February 28, 2021
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Demystifying 10 Common Misconceptions About VoiceXML

  • By Jonathan Eisenzopf
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Hold it. Stop right there. If you're in the process of deciding on using VoiceXML technologies for a critical business application, you've probably made many assumptions. Most of them are probably wrong. Before you take the plunge, or even if you have already done so, you might want to read how you can avoid the 10 most common pitfalls with VoiceXML implementations.


Drawing on my collective experience over the past couple years, I've noticed a common set of misconceptions that customers, start-ups and vendors often make. While I provide a set of best practices for VoiceXML practitioners in my VoiceXML Bootcamp training course, I haven't as of yet written about some of the common mistakes that are made both by the customers and developers as well as vendors. These mistakes usually originate because of a flawed set of expectations, which are based on incorrect assumptions. I imagine that many of you have already experienced the fallout of some of these misconceptions. For those that are new to VoiceXML, listen up. This list might save you some grief.

Speech Recognition is 98% accurate

This is a common figure touted by speech recognition vendors. The number can be a bit misleading in reality. It is true that speech recognition can be as much as 98% accurate as long as the speech grammars are limited and optimal. Limited means that the total possible grammatical combinations are relatively small. Having to match five hundred first names from a database is an example of a grammar that will have a less than 98% accuracy rate. A list of twenty names would be limited and could potentially reach 98%. 

What I mean by optimal is that the possible phrases that users can speak are dissimilar from each other. An optimal grammar cannot allow speakers to provide single letters or numbers, which have a higher failure rate than a longer word or phrase because they contain fewer phonemes (the basic sounds that make up a language). Additionally, a 98% accuracy is rare in a noisy environment. For example, a caller using a cell phone in their car in traffic with the window rolled down and the radio playing Puff Daddy would be a noisy, problematic environment.

The solution is to fall back to simpler grammars and step callers through a set of directed prompts rather than allowing them to speak more naturally; or to transfer them to a live representative. Your application must be prepared to offer alternatives when speech recognition fails--because it will fail at some point.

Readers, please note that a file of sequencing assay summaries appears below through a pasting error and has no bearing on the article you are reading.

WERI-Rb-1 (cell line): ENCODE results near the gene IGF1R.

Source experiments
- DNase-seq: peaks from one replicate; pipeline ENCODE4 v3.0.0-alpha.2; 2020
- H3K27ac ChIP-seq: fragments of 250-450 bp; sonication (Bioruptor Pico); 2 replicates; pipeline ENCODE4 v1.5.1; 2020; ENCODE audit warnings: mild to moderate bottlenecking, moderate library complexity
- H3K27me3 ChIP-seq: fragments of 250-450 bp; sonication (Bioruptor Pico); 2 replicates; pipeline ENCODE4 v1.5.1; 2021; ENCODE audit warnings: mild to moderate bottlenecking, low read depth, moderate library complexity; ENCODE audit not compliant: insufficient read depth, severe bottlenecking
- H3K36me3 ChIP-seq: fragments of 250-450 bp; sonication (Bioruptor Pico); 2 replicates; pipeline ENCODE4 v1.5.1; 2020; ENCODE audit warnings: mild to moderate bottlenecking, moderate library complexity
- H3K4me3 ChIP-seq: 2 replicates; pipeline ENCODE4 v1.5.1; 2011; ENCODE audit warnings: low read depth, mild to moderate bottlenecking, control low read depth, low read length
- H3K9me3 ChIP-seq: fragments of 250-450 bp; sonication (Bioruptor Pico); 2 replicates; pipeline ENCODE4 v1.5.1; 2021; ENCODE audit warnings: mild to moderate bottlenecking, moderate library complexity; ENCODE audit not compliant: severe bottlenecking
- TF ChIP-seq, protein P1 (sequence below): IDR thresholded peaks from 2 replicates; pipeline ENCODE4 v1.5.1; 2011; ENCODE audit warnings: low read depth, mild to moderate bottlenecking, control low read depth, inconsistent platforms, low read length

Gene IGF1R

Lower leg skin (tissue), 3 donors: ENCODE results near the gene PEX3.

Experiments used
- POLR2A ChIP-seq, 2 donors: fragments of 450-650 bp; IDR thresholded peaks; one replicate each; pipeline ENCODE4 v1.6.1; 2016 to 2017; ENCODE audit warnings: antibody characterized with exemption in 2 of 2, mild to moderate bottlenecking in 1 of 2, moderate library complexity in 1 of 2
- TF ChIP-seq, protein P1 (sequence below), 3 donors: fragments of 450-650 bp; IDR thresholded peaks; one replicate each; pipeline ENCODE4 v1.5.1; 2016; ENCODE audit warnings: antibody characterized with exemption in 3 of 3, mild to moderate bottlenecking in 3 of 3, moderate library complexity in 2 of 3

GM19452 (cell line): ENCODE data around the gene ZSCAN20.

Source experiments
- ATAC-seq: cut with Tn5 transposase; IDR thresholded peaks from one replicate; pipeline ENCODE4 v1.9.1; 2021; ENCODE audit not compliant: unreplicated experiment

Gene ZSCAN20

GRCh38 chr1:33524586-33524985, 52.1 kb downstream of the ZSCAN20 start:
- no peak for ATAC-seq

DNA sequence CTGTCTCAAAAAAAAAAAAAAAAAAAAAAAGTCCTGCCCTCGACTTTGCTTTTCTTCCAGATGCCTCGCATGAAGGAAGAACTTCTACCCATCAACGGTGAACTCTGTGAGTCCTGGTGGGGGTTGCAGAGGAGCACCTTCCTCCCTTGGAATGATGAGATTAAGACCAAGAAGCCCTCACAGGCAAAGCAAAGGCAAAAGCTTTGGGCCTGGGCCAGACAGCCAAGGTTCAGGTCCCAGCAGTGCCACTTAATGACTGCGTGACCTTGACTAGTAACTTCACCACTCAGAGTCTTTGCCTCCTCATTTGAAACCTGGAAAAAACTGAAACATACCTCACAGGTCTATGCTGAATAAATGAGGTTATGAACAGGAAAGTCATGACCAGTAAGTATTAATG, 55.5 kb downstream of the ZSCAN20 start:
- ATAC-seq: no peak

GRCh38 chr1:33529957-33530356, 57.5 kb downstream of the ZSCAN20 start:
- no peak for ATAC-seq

I don't think callers will like speech recognition

There are various opinions on this along with a few studies that provide data on this issue. It is true that callers usually prefer to speak with a real person instead of a speech recognition system. However, when given the option between a touch tone IVR and a speech recognition IVR, most callers will prefer a speech system. 

Interesting enough, one study by AT&T showed that older callers preferred speech while younger callers preferred touch-tone. However, in applications that contain more than three levels of menus or contain a complex series of prompts, most callers will prefer speech over touchtone where speech can get the caller to their destination faster and easier.

For example, let's consider an IVR system that allows a car dealer to check their inventory. In a touch-tone IVR system, the caller would either have to know the code for the given car make and model, or they would have wait for the system to provide them with the corresponding number:

"For Ford, press 1. Acura, press 2. Honda, press 3."

A touch-tone system would also require 3 prompts and inputs: make, model, and year.

With a speech recognition system, the task could be accomplished faster and more conveniently:

"How many 2002 Ford Explorers do we have in stock?"

There are many more practical examples where speech provides a more convenient alternative to otherwise overly complex touch-tone interfaces.

VoiceXML gateways are all the same

For the purpose of evaluating VoiceXML gateway vendors, it's easy to think, "Hey, they all support VoiceXML so they'll all function the same." It's been my experience that even though VoiceXML is a common standard, there are still areas of the specification that are left to interpretation, and certain limitations that vendors must address through proprietary mechanisms. For example, Nuance's TTS interprets the VoiceXML TTS tags differently that IBM's TTS. If you've timed and tuned the prosody for one, it'll sound completely different in the other.

A second area in which gateways differ is how they integrate with enterprise applications and databases. Some may provide tighter integration through application integration components, while others will leave the task to you.

A third area in which gateways differ is how they integrate with existing telephony infrastructures. Some gateways were really designed to stand alone and do not integrate well with an existing PBX, IVRs, ACD or telephony switch. Others will provide tightly integrated support for very specific equipment vendors.

Make sure you understand the telephony equipment that the gateway will need to integrate with. Make sure you understand how the gateway will integrate with your applications and databases. Finally, assume that switching to a different vendor's gateway will require modifications to code. 

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This article was originally published on November 6, 2002

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